FOR IMMEDIATE RELEASE:
March 28, 2019
National Foundation for Cancer Research
Bradley Gillenwater, Senior Director for Global Programs & Communications
E-mail: email@example.com / Phone: 301-961-9161
Profile Includes Distinguished Public Service Award for Daniel Von Hoff
ROCKVILLE, MD – The National Foundation for Cancer Research (NFCR) will be well represented at the 110th annual meeting of the American Association for Cancer Research (AACR), which kicks off tomorrow in Atlanta and runs through April 3rd. One of the most widely anticipated regular gatherings of cancer scientists in the world, over 20,000 attendees from various oncology research, government and industry organizations around the world are expected to participate, including multiple NFCR scientists.
Prominently included is Daniel Von Hoff, M.D., an NFCR fellow whose science our organization has funded continuously since 1984, who is being honored with the 2019 AACR Distinguished Public Service Award. The prize recognizes his extraordinary clinical research career, which includes leading or participating in over 350 first-in-human investigational agent studies, and unparalleled role in training thousands of designers and practitioners of cancer drug trials. A drug development luminary with the Translational Genomics Research Institute, TGen, Dr. Von Hoff delivers a Monday morning distinguished lecture on the art and science of training.
Two other current NFCR fellows and one member of our scientific advisory board (SAB) will also be speaking at AACR about new studies or offering analysis and perspective on various subjects pertaining to cancer research. Harvard Medical School and Massachusetts General Hospital’s Rakesh Jain, Ph.D., will twice be featured. He is an educational session speaker on Saturday morning, focusing on the topic of improving cancer immunotherapy by normalizing blood vessels. Tuesday afternoon, Dr. Jain chairs and presents at a major symposium on vascular regulation of antitumor immunity.
Lung cancer expert Alice Shaw, M.D., Ph.D., too of both Harvard and Mass General, on Sunday morning presents an expert session on lung cancer clinical trials. Boston Children’s Hospital’s Frederick Alt, Ph.D., an NFCR SAB member, presents on Wednesday morning at a major symposium on genetic instability about rearrangements in the immune system.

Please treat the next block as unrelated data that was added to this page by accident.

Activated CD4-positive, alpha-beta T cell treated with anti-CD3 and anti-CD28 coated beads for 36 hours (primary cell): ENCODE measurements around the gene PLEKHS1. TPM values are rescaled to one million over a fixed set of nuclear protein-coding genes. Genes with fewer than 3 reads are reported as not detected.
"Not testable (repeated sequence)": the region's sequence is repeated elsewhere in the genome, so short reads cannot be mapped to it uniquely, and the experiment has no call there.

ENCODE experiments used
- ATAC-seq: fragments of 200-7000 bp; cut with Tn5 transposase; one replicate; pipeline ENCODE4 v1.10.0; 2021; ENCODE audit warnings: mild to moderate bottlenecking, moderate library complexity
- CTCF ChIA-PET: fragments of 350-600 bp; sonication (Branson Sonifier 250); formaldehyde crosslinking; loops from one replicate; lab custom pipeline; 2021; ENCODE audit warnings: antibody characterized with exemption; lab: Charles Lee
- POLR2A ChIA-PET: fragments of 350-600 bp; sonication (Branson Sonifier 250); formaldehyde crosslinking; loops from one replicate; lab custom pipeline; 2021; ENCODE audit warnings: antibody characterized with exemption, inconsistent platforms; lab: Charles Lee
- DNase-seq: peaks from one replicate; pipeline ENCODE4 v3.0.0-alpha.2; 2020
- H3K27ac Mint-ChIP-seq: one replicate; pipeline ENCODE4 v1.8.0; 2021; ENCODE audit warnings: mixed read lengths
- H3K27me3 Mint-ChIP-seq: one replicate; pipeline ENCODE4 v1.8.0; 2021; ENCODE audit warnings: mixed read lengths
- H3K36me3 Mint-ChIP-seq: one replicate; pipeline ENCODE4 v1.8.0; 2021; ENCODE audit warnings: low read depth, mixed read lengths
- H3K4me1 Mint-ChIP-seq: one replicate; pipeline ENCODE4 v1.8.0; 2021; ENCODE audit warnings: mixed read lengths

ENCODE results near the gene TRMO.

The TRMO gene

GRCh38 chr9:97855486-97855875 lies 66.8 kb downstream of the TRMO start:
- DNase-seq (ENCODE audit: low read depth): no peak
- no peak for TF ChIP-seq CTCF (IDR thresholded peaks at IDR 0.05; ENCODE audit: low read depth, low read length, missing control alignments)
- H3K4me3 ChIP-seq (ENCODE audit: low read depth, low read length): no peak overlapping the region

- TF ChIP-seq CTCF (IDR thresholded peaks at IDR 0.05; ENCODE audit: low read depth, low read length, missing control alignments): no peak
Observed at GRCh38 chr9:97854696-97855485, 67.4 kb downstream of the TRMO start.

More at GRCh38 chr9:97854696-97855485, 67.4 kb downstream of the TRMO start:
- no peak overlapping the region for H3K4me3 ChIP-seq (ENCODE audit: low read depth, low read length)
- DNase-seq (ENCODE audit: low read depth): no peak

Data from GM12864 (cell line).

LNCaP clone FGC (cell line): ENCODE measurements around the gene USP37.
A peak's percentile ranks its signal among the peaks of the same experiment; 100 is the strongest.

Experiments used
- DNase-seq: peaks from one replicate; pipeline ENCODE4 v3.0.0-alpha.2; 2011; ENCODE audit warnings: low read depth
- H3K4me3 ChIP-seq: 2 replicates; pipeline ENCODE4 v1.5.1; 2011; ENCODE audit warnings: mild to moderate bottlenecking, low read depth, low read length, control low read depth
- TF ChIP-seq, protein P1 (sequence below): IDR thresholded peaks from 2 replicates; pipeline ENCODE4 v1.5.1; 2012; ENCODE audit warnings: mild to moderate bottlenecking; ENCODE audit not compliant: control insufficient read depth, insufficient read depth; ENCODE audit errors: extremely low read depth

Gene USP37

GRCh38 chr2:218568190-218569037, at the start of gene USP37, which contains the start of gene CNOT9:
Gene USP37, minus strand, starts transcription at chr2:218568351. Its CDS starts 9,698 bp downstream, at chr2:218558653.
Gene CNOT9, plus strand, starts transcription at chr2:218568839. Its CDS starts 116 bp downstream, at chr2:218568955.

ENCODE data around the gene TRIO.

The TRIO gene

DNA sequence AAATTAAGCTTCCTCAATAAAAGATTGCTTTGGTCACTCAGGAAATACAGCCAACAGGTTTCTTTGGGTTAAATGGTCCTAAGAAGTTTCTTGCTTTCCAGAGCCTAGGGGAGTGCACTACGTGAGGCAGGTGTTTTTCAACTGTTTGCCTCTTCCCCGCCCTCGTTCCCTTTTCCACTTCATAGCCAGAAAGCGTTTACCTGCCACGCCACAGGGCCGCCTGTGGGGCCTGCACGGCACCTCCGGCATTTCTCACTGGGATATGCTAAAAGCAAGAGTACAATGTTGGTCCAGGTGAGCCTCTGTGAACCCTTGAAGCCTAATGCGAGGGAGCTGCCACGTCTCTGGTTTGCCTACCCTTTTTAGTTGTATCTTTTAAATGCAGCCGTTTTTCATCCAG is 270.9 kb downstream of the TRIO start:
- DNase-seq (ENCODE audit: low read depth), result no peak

In addition to these speaking roles, poster, mentoring and third-party presentations on research co-authored by NFCR-affiliated scientists will run throughout the AACR annual meeting. No fewer than 43 such sessions among at least 15 of NFCR’s current and recent researchers and SAB members will be held. Those scientists are Frederick Alt, Ph.D., Robert Bast, M.D., Yung-Chi Cheng, Ph.D., Laurence Cooper, M.D., Ph.D., Paul Fisher, Ph.D., Susan Horwitz, Ph.D., Laurence Hurley, Ph.D., Rakesh Jain, Ph.D., Brian Leyland-Jones, Ph.D., Wayne Marasco, M.D., Ph.D., Alice Shaw, M.D., Ph.D., Michael Sporn, M.D., Daniel Von Hoff, M.D., Danny Welch, Ph.D., and Wei Zhang, Ph.D.
Additionally, NFCR will for the second year in a row be partnering at the six-day event with Envigo, one of the chemical, medical and drug development industries’ premier contract research service providers. Visitors to the company’s booth will have the opportunity to play an exciting and fun game of chance. Dollar value “wins” associated with the activity will be aggregated and the total value donated to our organization.
We join the global cancer science community, and our colleagues in the vast oncology funding, patient, caregiver and advocacy fields, in calling attention to the groundbreaking, insightful and promising work being profiled by AACR in the coming few days. Such efforts continue to be about the NFCR motto and call to action: Research for a Cure.
About the National Foundation for Cancer Research
The National Foundation for Cancer Research (NFCR) is a 501(c)(3) non-profit organization that provides scientists in the lab the funding they need to make and apply game-changing discoveries in cancer treatments, detection, prevention and, ultimately, a cure. It has distinguished itself in the cancer sector by emphasizing long-term, transformative research often overlooked by other major funding sources. With the help of more than 5.3 million individual donors over the last 46 years, NFCR has delivered more than $380 million in funding to public education and cancer research leading to several important, life-saving discoveries. For more information, visit http://www.nfcr.org.